a change in surface conditions. Cultivated ground allows a much greater absorption than wild prairie soil, and therefore holds in storage and conserves the supply for springs and streams after flood seasons have passed. It is therefore probable that the extension of the methods of civilization has slightly reduced the intensity of floods in the plain regions, notwithstanding the cutting away of forests. It may be that deforestation has increased the intensity of floods in small constricted areas of mountain districts, which are usually small in comparison to the total area of each watershed; but where forests are cleared and kept clear, the hand of the husbandman keeps the surface so broken and permeable, or so covered with growing vegetation, that it is about as good a conserver of the rainfall as the forest- covered regions, and, except in areas too small to have an important effect on floods, Nature will at once begin to reforest a region that has been cleared. Certain it is that the hydrographs of the principal rivers of the United States do not show that the high waters are higher now or longer continued, or that the low waters are lower or of longer duration than they were half a century ago.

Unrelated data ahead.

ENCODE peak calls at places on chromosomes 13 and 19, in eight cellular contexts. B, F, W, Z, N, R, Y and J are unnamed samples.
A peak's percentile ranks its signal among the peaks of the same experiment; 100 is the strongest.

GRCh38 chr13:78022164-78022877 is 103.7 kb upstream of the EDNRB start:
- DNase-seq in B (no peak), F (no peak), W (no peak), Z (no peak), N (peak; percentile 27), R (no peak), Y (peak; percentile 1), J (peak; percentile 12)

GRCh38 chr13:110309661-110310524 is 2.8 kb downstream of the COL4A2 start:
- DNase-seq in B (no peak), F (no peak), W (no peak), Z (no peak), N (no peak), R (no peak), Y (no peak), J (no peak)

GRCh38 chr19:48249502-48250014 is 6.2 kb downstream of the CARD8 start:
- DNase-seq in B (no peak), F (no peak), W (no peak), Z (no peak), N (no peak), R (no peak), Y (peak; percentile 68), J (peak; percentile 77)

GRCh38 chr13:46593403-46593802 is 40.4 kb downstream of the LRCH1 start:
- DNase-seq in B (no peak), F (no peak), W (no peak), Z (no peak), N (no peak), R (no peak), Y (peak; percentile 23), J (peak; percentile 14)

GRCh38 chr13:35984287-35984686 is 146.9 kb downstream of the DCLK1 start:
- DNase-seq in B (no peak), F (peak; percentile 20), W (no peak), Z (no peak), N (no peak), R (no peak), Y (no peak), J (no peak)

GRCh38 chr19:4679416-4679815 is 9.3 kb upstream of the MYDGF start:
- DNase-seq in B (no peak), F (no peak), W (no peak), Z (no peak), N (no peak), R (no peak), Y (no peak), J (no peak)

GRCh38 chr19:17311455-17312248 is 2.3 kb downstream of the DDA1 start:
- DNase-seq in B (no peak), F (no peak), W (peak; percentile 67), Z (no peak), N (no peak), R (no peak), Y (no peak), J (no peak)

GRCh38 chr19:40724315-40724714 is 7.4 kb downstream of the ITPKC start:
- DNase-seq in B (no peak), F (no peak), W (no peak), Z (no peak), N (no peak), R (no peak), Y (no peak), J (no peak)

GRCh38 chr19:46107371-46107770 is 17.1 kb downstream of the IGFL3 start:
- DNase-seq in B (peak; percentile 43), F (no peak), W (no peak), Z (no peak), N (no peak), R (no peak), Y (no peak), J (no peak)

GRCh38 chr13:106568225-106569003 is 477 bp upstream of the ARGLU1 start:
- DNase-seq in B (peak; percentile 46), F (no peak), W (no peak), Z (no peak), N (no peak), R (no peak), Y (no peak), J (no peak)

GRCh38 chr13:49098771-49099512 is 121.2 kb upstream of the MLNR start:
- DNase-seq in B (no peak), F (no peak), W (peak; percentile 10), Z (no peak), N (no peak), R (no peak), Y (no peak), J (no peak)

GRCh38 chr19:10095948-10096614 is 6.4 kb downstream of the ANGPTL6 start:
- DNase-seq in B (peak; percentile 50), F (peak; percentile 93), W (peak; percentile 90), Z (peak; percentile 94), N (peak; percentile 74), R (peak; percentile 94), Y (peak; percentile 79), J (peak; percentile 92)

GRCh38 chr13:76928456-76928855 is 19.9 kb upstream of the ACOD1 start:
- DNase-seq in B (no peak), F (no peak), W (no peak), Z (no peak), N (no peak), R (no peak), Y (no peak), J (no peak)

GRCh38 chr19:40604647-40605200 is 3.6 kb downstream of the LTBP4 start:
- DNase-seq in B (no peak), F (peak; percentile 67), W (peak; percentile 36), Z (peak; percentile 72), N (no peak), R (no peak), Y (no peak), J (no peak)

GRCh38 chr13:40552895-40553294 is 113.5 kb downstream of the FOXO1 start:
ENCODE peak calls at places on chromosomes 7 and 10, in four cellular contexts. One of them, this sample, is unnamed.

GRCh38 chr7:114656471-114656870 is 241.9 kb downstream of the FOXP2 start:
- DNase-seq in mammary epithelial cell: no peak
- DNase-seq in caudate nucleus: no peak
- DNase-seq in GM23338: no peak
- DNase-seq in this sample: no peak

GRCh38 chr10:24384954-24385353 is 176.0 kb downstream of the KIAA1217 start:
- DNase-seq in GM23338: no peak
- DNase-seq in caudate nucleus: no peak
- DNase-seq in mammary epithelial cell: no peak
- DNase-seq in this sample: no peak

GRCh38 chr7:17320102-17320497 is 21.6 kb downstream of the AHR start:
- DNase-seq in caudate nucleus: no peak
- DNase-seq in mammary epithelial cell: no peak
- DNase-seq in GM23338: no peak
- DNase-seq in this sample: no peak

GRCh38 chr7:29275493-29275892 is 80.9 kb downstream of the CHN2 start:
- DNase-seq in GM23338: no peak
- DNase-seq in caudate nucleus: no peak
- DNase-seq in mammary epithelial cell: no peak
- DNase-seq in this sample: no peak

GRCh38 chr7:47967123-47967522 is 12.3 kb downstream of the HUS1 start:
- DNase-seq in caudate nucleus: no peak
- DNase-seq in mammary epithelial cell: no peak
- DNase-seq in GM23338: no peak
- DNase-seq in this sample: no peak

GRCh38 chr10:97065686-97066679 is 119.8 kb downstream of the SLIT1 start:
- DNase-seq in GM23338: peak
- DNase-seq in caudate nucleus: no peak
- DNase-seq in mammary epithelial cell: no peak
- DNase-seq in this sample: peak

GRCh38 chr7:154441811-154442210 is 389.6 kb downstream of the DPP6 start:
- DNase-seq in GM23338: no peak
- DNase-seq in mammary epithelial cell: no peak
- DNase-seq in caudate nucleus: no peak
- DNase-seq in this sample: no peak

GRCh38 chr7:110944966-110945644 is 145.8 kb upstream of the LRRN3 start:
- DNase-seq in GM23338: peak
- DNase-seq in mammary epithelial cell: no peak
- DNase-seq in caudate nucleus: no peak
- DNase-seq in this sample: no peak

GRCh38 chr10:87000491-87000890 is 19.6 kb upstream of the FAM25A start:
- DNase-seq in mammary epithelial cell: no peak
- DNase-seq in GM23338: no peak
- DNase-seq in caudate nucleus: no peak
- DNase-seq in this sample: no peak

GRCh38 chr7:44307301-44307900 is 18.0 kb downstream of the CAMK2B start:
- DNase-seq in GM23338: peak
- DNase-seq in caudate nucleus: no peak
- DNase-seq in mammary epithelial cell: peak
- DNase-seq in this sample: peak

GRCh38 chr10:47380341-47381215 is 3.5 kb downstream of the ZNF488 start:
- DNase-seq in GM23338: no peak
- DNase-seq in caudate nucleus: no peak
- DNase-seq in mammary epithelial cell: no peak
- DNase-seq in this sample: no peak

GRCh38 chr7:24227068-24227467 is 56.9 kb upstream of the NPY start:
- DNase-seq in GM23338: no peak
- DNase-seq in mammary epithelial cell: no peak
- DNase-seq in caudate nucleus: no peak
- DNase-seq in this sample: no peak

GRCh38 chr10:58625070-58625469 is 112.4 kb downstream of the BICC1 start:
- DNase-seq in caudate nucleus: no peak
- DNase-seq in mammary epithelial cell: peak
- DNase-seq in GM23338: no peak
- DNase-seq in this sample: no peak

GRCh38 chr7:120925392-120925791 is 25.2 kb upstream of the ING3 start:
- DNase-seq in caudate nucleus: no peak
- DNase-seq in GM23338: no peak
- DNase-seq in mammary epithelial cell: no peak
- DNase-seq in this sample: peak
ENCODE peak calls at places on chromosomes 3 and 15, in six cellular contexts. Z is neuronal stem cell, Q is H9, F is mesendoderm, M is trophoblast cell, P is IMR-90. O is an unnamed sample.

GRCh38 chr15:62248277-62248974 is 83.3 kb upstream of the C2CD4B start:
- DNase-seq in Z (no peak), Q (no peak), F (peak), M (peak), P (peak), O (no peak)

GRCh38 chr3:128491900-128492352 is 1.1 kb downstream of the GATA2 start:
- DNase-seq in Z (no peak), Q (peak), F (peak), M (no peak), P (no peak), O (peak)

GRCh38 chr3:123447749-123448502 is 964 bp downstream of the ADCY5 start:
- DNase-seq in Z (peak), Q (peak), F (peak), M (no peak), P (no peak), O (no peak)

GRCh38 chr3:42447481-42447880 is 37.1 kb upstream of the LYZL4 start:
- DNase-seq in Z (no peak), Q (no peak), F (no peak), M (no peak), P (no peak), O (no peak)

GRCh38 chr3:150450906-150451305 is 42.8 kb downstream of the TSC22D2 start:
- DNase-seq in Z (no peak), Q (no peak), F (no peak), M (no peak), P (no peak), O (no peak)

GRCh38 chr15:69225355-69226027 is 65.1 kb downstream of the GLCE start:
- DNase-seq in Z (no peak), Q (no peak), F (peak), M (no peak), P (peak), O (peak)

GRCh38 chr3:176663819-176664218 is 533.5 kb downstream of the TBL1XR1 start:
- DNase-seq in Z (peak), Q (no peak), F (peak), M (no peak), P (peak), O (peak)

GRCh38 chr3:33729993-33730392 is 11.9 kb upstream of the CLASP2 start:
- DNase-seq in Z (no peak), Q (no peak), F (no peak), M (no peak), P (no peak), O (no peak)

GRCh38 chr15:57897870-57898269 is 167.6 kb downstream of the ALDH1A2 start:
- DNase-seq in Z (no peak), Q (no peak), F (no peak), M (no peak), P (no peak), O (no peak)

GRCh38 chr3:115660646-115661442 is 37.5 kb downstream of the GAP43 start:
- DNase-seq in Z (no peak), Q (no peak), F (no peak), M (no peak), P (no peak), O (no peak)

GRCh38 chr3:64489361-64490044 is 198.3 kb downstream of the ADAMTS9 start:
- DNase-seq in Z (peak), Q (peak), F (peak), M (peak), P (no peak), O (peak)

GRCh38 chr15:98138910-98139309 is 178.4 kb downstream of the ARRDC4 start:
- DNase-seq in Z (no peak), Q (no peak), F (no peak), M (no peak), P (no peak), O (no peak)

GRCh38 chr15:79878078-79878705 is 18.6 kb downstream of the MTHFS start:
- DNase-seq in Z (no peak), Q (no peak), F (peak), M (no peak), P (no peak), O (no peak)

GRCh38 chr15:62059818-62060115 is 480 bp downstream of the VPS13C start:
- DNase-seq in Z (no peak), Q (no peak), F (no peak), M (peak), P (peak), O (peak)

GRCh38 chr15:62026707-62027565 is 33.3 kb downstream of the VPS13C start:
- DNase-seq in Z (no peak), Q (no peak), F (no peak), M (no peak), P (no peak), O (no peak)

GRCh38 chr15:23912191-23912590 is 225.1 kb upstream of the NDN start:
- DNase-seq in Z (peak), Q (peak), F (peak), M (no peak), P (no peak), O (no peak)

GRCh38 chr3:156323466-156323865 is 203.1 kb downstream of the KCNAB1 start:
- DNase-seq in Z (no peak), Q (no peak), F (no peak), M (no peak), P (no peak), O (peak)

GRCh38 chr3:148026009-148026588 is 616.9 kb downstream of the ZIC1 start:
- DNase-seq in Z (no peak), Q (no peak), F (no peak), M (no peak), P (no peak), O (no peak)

ABBE CLEVELAND, "Preparatory Studies for Deductive Methods in Storm and Weather Predictions," Washington, 1890. (United States Signal Office, Annual Report of the Chief Signal Officer for 1889. Appendix 15.)
BEBBER W. J. VAN, "Handbuch der ausübenden Witterungskunde. Geschichte und gegenwärtiger Zustand der Wetterprognose," Stuttgart, 1885-86, 2 vols. Vol. 1 is a history of weather forecasting from the earliest times; Vol. 2 an exposition of modern theory and practice.
GARRIOTT E. B., "Long-range Weather Forecasts," Washington, 1904. ( United States Weather Bureau, Bulletin 35.)
GARRIOTT E. B., "Weather Folklore and Local Weather Signs," Washington, 1903. ( United States Weather Bureau, Bulletin 33.)
MOORE WILLIS L., "Weather Forecasting: Some Facts Historical, Practical, and Theoretical," Washington, 1899. ( United States Weather Bureau, Bulletin 25.) Reprinted from The Forum, May, 1898.
SCOTT ROBERT II., "Weather Charts and Storm Warnings," 3d ed., London, 1887.